Important 2015 IRS tax filing deadlines for domestic filers


Here is a schedule of 2015 IRS tax filing deadlines for domestic US taxpayers — individuals and entities. If you a US expatriate or are looking for IRS deadlines for foreign entities, look for a separate reference guide which we will have published shortly.


January 15th: Fourth 2014 Estimated Tax Payment


Look into the 2013 tax return files that you received from your CPA, tax preparer or open the preparer’s copy of your self-prepared tax return. If you find 2014 estimated tax payment vouchers there (Forms 1040-ES), take the fourth one and mail it to the IRS with a payment by January 15th. It might reduce a potential estimated tax penalty on your 2014 tax return. Most often, this applies to self-employed individuals. If you find no vouchers and are curious if the penalty might be applicable to you, see if you pre-paid at least 100% of your 2013 income taxes during 2014 or 90% of your projected 2014 tax liability. The lesser of these two would satisfy the requirement.


This deadline does not apply to corporations.


March 16th: Deadline for Filing Corporate Tax Returns


If you own shares in a corporation, please keep in mind this early deadline for filing corporate tax returns. An S Corporation (which is taxed at the shareholder’s level only) should issue you a 2014 Schedule K-1 by this deadline as well. You should use this schedule when preparing your personal tax return. A C Corporation (taxed at both entity and shareholder’s levels) will issue you a Form 1099-DIV, if it paid any dividends during the year to you.


April 15th Deadline for Paying Taxes (Not Necessarily Filing the Return)


There is one important thing to remember about the “Happy Tax Day”: it is the deadline for your tax payments. So if you think of filing for an extension, you still have to at least prepare a rough draft of the return, and calculate the projected amount of your 2014 tax liability. If, after all the withholdings and estimated tax payments you’ve made, your calculation still shows an amount you owe, you’ll have to pay it by April 15th.

If you file for an October 15th extension with no payment attached to it, and then file the return after April 15th, the IRS will charge you the so-called “failure-to-pay” penalty, which can be as much as 25% of your unpaid taxes. The later you pay – the larger is the penalty. If you also fail to file for an extension, and file your return after April 15th, on top of the “failure-to-pay” penalty the IRS will charge you a “failure-to-file” penalty, which also can be as much as 25% of the unpaid taxes (depending on when you file the return).


April 15th Deadline for 2014 IRA Contributions


Even after the year ends, you still have a chance to reduce your 2014 AGI by making IRA contributions by April 15th and deducting them on your 2014 tax return. 2014 limit for contributions is $5,500 ($6,500 if you are age 50 or older).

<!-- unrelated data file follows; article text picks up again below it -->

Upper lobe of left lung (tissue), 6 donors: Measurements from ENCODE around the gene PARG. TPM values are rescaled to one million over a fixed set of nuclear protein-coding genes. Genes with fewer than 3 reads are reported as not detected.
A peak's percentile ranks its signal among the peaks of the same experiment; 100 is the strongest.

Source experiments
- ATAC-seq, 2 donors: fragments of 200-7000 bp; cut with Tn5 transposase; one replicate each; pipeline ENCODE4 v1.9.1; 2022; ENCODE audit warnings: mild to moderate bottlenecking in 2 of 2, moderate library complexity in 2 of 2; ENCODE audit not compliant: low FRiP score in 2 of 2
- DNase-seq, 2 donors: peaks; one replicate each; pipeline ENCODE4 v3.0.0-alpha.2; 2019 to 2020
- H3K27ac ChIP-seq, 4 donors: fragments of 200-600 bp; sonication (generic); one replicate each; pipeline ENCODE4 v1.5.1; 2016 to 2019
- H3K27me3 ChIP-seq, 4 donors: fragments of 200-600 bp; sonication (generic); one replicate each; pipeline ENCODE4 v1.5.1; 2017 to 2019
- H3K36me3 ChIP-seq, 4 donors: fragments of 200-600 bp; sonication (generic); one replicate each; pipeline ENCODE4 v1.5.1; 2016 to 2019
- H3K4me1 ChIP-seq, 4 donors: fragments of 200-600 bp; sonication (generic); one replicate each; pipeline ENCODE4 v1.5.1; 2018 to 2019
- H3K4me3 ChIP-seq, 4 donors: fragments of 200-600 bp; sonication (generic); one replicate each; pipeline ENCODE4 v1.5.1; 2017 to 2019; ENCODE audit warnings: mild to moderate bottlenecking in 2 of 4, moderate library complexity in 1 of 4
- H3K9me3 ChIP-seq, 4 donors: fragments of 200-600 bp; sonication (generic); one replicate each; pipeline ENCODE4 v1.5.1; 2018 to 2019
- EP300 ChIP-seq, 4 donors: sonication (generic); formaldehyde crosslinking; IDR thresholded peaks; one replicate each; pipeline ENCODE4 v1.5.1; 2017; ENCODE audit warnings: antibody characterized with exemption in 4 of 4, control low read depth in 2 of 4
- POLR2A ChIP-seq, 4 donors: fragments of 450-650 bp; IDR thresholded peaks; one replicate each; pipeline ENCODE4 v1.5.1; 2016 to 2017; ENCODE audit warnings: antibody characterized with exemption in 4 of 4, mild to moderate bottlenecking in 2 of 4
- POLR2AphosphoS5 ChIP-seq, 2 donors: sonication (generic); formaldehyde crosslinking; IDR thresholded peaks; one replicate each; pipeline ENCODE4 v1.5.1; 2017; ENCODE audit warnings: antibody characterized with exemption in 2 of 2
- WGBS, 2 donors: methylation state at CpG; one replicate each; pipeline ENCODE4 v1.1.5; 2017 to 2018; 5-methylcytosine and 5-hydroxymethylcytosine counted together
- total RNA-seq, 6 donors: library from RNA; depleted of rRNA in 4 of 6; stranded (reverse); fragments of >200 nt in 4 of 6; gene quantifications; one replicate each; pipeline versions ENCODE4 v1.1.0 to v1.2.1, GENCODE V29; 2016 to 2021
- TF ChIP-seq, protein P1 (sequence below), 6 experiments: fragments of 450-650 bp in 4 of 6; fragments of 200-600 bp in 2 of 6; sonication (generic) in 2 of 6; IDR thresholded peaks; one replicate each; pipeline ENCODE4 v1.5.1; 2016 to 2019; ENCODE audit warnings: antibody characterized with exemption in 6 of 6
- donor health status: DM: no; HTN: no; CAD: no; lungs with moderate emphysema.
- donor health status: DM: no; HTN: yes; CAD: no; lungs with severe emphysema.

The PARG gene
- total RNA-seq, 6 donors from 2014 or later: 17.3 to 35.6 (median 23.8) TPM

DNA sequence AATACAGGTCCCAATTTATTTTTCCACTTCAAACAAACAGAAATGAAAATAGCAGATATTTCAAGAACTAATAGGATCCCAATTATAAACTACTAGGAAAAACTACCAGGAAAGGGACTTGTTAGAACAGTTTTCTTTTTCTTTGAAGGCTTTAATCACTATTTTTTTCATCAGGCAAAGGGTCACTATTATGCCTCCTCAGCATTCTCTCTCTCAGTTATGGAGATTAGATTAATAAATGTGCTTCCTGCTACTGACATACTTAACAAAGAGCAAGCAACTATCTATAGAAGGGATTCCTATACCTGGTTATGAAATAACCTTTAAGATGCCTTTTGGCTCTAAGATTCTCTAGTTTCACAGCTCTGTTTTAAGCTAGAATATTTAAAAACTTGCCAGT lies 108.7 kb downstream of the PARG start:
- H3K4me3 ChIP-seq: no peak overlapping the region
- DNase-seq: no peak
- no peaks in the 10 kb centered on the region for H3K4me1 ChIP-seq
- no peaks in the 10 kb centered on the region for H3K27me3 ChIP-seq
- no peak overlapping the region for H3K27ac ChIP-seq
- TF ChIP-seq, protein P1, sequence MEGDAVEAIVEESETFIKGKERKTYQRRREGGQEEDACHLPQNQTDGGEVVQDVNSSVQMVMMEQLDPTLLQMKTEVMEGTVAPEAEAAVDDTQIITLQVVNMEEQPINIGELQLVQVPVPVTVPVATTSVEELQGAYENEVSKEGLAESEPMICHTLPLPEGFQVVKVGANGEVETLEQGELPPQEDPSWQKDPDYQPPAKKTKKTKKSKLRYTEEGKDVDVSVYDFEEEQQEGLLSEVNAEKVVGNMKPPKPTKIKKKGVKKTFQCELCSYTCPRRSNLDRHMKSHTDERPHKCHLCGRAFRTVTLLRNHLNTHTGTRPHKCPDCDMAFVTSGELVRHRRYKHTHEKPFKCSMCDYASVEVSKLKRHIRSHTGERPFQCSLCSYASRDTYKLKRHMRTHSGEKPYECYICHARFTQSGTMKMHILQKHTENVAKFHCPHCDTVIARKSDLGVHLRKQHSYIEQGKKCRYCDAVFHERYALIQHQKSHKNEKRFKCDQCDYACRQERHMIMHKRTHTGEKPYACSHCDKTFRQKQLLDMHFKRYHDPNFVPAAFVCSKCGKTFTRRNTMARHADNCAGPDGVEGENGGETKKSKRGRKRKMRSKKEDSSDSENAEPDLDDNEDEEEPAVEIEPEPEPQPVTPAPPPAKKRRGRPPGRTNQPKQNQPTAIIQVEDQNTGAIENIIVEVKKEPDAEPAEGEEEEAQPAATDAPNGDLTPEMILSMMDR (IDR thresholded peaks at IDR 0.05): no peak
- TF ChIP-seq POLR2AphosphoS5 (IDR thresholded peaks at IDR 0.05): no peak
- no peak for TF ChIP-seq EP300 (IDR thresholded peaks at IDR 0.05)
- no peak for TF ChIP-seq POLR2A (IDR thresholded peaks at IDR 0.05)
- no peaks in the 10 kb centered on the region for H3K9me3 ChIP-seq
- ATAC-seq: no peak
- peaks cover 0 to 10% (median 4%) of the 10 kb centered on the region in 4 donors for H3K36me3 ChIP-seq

April 15th Deadline for Filing Partnerships Tax Returns


Please note that the deadline for partnerships’ tax reporting is identical to individuals tax reporting. However, it is not similar when it comes to an extended deadline (see below). Partnerships should issue Schedules K-1 to its shareholders by March 16, 2015. If you received such a schedule, don’t forget to use it when preparing your individual tax return.


April 15th Deadline for Making a First 2015 Estimated Tax Payment


Income tax is a pay-as-you-go tax, and the IRS doesn’t want to wait until April 15th next year to get a share of your income. As mentioned above, estimated tax payments in most cases apply to self-employed individuals. W-2 workers make estimated tax payments by virtue of withholdings from their paychecks. Might also be applicable to W-2 workers having additional sources of income. Deadline also applies to corporations.


June 16th: Deadline for Making a Second 2015 Estimated Tax Payment


If applicable. Deadline also applies to corporations.


June 30th: Deadline for Reporting Ownership of Foreign Bank Accounts

Although this deadline does not apply to everyone, it’s probably the one that is missed most often. If you had any foreign bank accounts during 2014, and their balance was more than $10,000 at any time during the year, there is a special online form that you would need to file with the Department of the Treasury called the FBAR (Foreign Bank Account Reporting Form 114). Your Schedule B of the federal tax return should also reflect the requirement to file the FBAR. (Starting with your 2016 FBAR, your due date is the date your retrun is due, inclusive of extensions).


September 15th: Extended Deadline for Corporate and Partnerships Returns


Please note, that the extended fling deadline for both corporations and partnerships is the same, although their original filing deadlines are identical (see above).


September 15th: Deadline for Making a Third 2015 Estimated Tax Payment


If applicable. Please note the January 15, 2016 deadline for making a fourth estimated tax payment. Deadline also applies to corporations.


October 15th: Extended Deadline for Filing Individual Tax Returns (Not Paying Taxes)


If you properly applied for an extension before April 15th, you have time until October 15th to file a tax return. Again, this is a deadline for filing a return, not paying taxes. If you are extending the April 15th deadline, and can’t compute the rough estimate of your 2014 tax liability, pay as much as possible, but, of course, not more than you reasonably think you might owe. This will significantly reduce your chances of getting the aforementioned “failure-to-pay” penalty.


December 15th: Deadline for Making a Fourth Estimated Tax Payment for Corporations


And would you believe that the cycle will repeat itself in 2016? Crazy, I know.